NEW YORK >> The vast majority of Wal-Mart's U.S. employees will get raises as part of the world's largest retailer's previously announced commitment to invest in its workforce.
The move comes as Wal-Mart faces pressure from labor-backed groups and seeks to retain workers in a tighter labor force.
Wal-Mart Stores Inc. on Wednesday said more than 1.2 million U.S. hourly workers will get wage increases on Feb. 20. The company, which is the largest U.S. private employer with 1.4 million total workers, also said it will provide free, basic short-term disability to full-time hourly workers. And it will start allowing workers to accrue paid time off as they earn it.
The moves mark the biggest changes Wal-Mart has made in its efforts to offer better wages and benefits to its workers.
Last February, Wal-Mart announced that it would raise base employee wages for 500,000 workers to $9 an hour last year, with plans to move it to $10 per hour, next month. The company also said new entry level workers hired after Jan. 1, 2016 would start at $9 per hour, but move to at least $10 an hour after completing a six-month training program. Then last June, Wal-Mart said it would raise starting wages for more than 100,000 U.S. department managers.
In total, Wal-Mart's CEO Doug McMillon said in October that last year's investment in wage increases, along with improved training, cost $1.2 billion. McMillon also said the company expects to pump $1.5 billion in to its workforce this year, although at the time he did not give details of other raises and perks to be offered.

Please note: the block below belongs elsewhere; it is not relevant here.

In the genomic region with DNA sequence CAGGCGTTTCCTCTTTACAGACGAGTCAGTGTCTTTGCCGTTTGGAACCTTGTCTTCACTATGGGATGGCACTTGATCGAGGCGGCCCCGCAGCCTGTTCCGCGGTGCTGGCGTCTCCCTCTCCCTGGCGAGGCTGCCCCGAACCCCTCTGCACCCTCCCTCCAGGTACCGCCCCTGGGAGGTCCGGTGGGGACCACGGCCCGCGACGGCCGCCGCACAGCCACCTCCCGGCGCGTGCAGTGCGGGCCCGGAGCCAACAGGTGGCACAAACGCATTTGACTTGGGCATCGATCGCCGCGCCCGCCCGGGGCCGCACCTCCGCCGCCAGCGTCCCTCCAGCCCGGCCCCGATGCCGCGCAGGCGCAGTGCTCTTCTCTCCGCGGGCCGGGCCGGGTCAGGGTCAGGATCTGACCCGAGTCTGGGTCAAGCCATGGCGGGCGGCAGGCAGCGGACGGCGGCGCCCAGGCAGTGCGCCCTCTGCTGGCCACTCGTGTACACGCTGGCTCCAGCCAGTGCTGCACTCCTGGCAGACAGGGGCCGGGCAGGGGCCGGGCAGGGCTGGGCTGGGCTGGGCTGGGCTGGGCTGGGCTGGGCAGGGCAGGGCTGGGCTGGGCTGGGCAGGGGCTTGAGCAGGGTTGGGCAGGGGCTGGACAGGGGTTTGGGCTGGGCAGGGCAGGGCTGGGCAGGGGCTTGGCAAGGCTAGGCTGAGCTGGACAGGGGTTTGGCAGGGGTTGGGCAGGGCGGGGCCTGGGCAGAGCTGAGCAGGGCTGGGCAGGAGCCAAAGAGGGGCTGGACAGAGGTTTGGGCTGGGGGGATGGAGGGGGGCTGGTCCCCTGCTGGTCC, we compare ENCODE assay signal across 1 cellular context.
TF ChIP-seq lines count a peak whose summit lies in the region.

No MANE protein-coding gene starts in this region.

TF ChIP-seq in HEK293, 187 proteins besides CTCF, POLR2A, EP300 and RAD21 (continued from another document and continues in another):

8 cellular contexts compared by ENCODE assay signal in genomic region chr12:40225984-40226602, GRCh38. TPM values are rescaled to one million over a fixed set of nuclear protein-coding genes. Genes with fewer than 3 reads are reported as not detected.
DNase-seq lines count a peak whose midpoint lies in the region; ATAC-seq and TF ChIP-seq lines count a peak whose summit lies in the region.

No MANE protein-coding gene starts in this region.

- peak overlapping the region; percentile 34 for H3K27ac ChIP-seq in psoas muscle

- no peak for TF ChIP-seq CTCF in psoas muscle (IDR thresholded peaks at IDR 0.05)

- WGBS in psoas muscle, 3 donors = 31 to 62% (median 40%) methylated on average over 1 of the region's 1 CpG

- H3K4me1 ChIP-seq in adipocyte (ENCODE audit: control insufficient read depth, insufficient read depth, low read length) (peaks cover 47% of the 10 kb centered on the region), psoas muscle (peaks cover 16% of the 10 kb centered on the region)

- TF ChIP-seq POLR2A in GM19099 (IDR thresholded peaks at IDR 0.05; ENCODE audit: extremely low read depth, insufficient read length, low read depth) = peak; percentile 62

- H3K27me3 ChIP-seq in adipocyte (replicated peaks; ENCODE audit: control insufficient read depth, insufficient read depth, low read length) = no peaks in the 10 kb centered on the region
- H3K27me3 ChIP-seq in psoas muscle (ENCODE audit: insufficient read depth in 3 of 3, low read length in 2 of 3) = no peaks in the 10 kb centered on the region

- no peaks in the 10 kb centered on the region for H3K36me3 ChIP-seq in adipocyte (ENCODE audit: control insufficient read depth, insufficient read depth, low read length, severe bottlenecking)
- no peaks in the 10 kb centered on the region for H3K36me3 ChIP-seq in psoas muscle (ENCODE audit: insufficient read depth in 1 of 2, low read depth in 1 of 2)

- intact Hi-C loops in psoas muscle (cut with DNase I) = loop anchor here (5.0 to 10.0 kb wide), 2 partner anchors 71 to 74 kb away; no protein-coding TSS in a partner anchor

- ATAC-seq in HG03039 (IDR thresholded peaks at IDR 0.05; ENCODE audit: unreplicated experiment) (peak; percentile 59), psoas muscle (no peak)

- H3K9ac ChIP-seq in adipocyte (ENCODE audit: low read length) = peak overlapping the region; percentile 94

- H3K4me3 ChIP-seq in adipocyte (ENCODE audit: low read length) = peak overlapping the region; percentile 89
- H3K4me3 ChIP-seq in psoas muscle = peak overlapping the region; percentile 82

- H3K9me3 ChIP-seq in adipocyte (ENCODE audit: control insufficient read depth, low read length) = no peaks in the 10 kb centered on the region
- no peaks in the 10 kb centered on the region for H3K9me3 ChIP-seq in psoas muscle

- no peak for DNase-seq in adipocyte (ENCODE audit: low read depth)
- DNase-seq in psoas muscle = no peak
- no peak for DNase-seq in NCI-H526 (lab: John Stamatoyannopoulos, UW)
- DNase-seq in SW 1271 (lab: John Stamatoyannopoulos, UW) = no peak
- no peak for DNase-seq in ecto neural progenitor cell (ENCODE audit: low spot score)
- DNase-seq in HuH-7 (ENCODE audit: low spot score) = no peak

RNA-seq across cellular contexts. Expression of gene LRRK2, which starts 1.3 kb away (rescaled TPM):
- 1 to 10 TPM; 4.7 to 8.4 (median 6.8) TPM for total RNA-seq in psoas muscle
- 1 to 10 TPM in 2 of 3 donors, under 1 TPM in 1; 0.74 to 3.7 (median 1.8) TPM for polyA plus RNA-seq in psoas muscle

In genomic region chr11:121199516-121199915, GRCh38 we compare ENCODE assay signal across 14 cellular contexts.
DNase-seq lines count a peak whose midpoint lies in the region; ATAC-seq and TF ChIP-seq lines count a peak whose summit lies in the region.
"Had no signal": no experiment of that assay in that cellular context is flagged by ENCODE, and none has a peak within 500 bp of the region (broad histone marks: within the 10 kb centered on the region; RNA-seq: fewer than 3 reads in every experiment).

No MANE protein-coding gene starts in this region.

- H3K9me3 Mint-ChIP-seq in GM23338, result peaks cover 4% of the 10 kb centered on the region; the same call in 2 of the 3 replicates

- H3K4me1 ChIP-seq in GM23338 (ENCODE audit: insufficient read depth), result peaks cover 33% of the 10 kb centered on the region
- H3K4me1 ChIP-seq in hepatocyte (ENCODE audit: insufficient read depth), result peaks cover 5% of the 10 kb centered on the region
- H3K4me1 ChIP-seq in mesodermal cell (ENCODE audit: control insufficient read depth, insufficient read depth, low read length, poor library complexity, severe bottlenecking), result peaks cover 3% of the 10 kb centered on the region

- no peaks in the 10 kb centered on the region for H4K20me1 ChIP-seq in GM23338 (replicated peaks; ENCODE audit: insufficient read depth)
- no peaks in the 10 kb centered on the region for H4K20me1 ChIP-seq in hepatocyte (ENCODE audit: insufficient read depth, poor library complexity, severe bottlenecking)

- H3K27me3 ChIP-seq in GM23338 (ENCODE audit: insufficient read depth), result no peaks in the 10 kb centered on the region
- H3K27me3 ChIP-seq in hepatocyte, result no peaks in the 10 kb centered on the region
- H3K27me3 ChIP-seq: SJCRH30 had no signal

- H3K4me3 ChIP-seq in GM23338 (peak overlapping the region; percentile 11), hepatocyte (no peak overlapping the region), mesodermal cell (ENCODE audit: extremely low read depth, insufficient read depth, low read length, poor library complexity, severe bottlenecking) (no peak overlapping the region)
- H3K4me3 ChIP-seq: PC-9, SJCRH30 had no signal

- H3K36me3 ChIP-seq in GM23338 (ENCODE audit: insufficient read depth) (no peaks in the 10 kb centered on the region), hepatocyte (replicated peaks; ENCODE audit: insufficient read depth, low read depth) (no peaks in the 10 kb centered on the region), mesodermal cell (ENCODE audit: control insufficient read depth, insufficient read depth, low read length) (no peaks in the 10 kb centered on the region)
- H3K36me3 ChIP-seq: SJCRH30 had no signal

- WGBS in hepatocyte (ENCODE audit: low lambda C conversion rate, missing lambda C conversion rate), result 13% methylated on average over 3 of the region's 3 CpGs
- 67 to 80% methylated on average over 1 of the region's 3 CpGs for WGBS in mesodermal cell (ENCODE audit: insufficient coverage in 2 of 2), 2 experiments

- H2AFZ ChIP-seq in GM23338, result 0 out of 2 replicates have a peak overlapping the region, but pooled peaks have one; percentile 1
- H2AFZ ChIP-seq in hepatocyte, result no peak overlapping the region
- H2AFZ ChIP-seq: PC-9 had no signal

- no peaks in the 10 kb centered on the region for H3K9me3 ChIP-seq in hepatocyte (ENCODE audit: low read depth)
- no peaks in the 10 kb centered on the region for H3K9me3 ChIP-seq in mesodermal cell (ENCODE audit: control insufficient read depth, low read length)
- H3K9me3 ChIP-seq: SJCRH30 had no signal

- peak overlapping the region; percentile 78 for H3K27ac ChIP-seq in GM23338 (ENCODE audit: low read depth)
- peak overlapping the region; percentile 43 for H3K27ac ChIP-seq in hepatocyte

As a result of the latest pay increase taking effect next month, the average full-time hourly wage at Wal-Mart stores will be $13.38, up from $13. For part-time workers, the hourly wage will be $10.58, up from $10. Last year, before the changes, the average full-time hourly wage was $12.85 and $9.48 for part-time. Wal-Mart declined to provide the average hourly wages for Sam's Club workers.
Those wages for Wal-Mart stores are still below the $14.95 average that hourly retail workers in a non-supervisory role earn, according to government data that includes people who work at auto dealers and other outlets that would likely pay more than discounters like Wal-Mart. But Wal-Mart's entry level pay is above the $9.26 average hourly pay for cashiers and low level retail sales staff, according to the Hay Group's survey of 140 retailers with annual sales of $500 million.
Wal-Mart's moves have met some criticism. Wal-Mart's initial pay triggered complaints from workers who felt that the raises weren't spread out evenly. Many of the new employees were getting increases in pay, making their pay closer to other workers who had been at Wal-Mart for a long time.
"We did hear from some associates who did feel left out last time, but we specifically did it to reward associates in a fair, consistent and transparent way," said Wal-Mart spokesman Kory Lundberg.